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  Play Nice With Your Sex Toys
Dr. Seibel offers tips on what to look out for when purchasing a sex toy.

Photo courtesy of Babeland


Bringing sex toys into your relationship can be a way to invigorate a stale routine or max out an exciting one. Even a simple visit to an adult toy store or lingerie shop with your spouse can make a couple see what they’ve been missing or discover things that they never, ever want to try. It can be a time to break through walls and discuss secret fantasies or broach requests that may otherwise fester secretly into resentment and resignation.

However, there are some things to keep in mind when using sex toys and things you both should know from a medical standpoint before you start bringing home anything exclusive to the bedside drawer.

Make sure you are not allergic to anything.
A latex allergy is common and if you or your partner has a latex allergy, then you have to be very careful with any sex toys. Even sex toys that claim to be latex free may have been exposed to latex at some point in the manufacturing process. You are fairly safe using silicone toys, but read the labels and make sure the toy doesn’t have any scented dyes, which may be latex-based. If you find yourself having an allergic reaction to a sex toy, stop immediately and seek medical attention.

Watch out for phthalates.
Phthalates are chemicals that are sometimes used in the production of sex toys to soften them, but they can damage the liver and kidneys. Because many places sell sex toys as "novelties," depending upon the laws in the state you live in, they are often unregulated for health reasons, and unscrupulous or unaware merchants may carry items that contain these toxins. Ordering online from reputable shops could be a good way to get around this if you live in an area where you think this may be a problem.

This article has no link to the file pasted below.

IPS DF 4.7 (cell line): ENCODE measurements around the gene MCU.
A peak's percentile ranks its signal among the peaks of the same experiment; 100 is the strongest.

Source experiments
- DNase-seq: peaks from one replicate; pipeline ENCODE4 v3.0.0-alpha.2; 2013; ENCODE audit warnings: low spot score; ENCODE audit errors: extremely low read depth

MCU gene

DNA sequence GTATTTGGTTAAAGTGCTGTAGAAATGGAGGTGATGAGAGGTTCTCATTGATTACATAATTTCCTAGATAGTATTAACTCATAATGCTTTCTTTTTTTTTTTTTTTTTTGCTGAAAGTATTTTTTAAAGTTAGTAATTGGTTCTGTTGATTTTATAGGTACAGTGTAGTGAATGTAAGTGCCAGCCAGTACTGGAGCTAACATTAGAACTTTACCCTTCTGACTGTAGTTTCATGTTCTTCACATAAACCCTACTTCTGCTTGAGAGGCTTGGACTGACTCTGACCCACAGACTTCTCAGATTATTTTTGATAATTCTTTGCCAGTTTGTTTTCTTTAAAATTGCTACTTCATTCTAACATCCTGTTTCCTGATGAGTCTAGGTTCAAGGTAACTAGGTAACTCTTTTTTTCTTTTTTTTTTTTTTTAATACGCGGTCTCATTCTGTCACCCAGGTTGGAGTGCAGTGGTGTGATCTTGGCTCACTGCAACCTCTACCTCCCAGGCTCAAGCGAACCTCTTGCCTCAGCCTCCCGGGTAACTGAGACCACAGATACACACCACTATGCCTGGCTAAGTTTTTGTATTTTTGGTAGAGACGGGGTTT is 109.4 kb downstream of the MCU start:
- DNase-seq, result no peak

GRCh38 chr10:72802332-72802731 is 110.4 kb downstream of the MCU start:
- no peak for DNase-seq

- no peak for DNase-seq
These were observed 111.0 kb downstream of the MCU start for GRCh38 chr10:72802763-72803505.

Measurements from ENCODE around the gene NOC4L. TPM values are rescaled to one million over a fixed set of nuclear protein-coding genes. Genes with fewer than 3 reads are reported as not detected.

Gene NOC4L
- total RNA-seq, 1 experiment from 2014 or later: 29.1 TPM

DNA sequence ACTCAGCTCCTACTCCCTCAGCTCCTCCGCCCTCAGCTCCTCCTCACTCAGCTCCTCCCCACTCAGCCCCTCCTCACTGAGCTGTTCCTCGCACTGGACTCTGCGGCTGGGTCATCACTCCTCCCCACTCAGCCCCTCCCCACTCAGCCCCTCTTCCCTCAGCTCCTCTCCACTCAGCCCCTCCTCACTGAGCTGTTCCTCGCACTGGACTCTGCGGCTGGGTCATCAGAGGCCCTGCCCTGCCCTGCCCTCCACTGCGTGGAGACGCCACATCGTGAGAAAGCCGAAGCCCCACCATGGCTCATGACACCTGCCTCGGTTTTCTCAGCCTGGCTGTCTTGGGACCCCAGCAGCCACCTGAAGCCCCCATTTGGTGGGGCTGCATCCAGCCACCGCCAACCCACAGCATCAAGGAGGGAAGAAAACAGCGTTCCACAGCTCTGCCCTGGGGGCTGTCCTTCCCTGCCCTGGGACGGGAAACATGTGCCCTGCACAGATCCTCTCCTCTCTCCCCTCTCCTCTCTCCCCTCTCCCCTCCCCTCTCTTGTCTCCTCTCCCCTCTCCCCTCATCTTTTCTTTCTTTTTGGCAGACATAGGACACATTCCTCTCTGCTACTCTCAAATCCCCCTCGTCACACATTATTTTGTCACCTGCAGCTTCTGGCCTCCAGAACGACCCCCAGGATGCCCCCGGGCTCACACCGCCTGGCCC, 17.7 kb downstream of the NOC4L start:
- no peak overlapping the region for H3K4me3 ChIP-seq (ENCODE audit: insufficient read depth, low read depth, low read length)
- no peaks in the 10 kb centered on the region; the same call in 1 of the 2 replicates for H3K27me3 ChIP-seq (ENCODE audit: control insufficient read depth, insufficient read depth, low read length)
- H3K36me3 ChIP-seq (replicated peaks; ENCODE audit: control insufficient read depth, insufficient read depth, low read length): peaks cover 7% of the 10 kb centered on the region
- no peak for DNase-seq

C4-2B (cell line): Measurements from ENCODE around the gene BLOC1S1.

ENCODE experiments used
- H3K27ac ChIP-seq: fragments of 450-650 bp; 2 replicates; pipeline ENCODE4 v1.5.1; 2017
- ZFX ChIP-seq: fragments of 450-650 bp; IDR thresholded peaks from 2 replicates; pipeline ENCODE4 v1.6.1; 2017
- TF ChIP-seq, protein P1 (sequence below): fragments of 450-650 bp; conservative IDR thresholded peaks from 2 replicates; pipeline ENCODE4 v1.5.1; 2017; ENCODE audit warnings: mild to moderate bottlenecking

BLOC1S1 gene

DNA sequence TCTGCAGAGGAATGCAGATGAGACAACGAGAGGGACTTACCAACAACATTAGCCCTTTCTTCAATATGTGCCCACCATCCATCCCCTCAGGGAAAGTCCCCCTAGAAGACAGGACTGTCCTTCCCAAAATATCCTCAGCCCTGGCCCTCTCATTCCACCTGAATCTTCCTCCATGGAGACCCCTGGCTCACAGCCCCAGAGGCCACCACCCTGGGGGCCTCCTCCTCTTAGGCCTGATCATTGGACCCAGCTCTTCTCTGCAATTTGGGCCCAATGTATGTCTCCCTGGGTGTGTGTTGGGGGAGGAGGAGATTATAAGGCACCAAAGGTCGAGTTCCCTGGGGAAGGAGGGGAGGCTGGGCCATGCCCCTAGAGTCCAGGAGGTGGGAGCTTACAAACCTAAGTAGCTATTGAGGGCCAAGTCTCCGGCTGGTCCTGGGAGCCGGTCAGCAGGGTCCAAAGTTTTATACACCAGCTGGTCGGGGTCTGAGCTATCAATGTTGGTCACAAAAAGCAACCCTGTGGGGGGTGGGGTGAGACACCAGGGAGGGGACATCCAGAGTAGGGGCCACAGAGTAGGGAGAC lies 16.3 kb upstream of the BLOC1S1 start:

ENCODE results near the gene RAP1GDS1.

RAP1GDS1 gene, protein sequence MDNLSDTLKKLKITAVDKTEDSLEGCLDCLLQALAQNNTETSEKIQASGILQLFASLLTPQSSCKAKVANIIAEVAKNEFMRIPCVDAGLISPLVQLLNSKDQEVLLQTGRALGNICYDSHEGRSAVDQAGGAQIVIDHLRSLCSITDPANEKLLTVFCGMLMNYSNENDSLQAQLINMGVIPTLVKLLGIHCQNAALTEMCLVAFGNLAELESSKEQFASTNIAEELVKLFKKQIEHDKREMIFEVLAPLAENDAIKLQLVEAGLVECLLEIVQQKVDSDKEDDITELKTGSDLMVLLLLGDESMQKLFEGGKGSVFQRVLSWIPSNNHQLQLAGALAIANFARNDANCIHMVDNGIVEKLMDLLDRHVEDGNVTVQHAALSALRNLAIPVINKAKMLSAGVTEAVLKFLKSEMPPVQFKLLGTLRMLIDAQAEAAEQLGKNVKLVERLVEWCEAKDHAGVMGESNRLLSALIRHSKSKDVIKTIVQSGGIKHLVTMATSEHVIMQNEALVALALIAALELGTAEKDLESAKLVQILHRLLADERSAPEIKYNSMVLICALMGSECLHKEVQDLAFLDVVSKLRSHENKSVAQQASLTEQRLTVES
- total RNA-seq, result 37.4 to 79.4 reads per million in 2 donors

Watch out for rough places and points.
You should always be careful of anything put inside you. Tissue in the vagina and anus is very sensitive and can easily tear. Lubricants such as Astroglide, KY Jelly, or Replens’ Intimate Options Lubricant Mousse can be used for vibrators just as easily as for intercourse. Make sure to be careful and gentle with sex toys and immediately go to an emergency room if anything gets stuck (it happens).

Always clean your toys.
Always clean your toys after use. Wash with hand soap and hot water, preferably antibacterial soap. Silicone-based sex toys can even be put in the dishwasher, but make sure that you remove the batteries, and take them out of your dishwasher before your in-laws visit. Otherwise you might get a new set of mixing spoons for Christmas, and wonder why, oh why?

Dr. Machelle Seibel is a Professor of Obstetrics and Gynecology at the University of Massachusetts, and former Editor in Chief of Sexuality, Reproduction and Menopause, a journal of the American Society for Reproductive Medicine.



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